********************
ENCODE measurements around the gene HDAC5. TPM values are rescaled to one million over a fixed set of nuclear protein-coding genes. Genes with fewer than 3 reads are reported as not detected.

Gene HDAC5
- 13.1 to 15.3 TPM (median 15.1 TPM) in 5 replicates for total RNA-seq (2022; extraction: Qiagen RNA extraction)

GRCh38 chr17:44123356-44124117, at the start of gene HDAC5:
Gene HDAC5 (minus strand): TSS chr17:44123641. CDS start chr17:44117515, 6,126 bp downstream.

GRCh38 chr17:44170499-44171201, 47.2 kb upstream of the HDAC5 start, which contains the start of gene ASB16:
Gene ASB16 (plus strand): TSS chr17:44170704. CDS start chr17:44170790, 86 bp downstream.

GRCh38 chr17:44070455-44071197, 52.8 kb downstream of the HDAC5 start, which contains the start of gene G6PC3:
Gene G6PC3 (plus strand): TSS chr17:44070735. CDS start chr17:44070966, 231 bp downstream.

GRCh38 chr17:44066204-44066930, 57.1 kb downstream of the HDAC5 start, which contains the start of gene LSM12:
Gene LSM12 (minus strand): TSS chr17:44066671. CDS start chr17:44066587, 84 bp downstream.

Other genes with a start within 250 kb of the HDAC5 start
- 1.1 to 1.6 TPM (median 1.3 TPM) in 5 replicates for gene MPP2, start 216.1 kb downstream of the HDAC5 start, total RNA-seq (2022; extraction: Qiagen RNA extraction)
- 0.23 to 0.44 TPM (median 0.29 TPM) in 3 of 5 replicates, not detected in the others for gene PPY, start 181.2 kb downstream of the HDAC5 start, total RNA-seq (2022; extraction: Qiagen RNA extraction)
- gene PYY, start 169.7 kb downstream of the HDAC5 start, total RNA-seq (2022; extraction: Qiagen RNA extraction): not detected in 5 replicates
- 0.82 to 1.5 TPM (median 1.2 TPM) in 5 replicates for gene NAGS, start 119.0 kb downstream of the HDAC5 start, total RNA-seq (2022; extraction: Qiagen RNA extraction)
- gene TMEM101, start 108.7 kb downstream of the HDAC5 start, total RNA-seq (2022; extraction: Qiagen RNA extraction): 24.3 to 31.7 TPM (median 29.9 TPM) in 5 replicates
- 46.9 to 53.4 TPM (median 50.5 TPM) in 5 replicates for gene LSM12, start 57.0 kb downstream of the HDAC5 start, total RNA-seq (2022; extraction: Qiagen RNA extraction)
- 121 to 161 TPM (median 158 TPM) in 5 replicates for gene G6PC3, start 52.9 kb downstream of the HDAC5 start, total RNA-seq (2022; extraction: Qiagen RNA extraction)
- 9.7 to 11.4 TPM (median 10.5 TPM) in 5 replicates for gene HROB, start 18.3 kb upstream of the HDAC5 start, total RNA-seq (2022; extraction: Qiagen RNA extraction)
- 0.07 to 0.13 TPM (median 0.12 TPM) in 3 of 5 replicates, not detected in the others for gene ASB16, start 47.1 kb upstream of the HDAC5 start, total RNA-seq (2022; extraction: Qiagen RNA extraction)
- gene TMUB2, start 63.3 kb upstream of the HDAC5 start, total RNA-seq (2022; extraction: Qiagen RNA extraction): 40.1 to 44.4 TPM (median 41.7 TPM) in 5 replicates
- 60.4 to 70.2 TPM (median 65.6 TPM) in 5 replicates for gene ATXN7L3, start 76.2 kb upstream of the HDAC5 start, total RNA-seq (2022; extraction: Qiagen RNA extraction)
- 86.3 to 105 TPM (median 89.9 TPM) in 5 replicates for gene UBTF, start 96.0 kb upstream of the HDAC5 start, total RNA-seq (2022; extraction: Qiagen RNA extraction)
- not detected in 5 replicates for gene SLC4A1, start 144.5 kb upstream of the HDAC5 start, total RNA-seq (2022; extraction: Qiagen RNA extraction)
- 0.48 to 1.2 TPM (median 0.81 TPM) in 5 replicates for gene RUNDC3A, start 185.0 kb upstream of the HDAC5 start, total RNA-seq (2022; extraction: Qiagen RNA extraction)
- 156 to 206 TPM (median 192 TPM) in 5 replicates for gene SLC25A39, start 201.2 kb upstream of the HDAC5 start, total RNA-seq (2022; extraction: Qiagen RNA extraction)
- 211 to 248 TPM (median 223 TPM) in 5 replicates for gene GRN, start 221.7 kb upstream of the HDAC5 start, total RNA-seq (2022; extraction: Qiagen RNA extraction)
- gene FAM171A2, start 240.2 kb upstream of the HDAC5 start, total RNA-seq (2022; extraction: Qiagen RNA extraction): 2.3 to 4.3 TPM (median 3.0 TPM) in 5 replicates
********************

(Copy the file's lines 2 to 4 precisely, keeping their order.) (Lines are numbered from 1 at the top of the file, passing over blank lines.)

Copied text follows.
Gene HDAC5
- 13.1 to 15.3 TPM (median 15.1 TPM) in 5 replicates for total RNA-seq (2022; extraction: Qiagen RNA extraction)

GRCh38 chr17:44123356-44124117, at the start of gene HDAC5: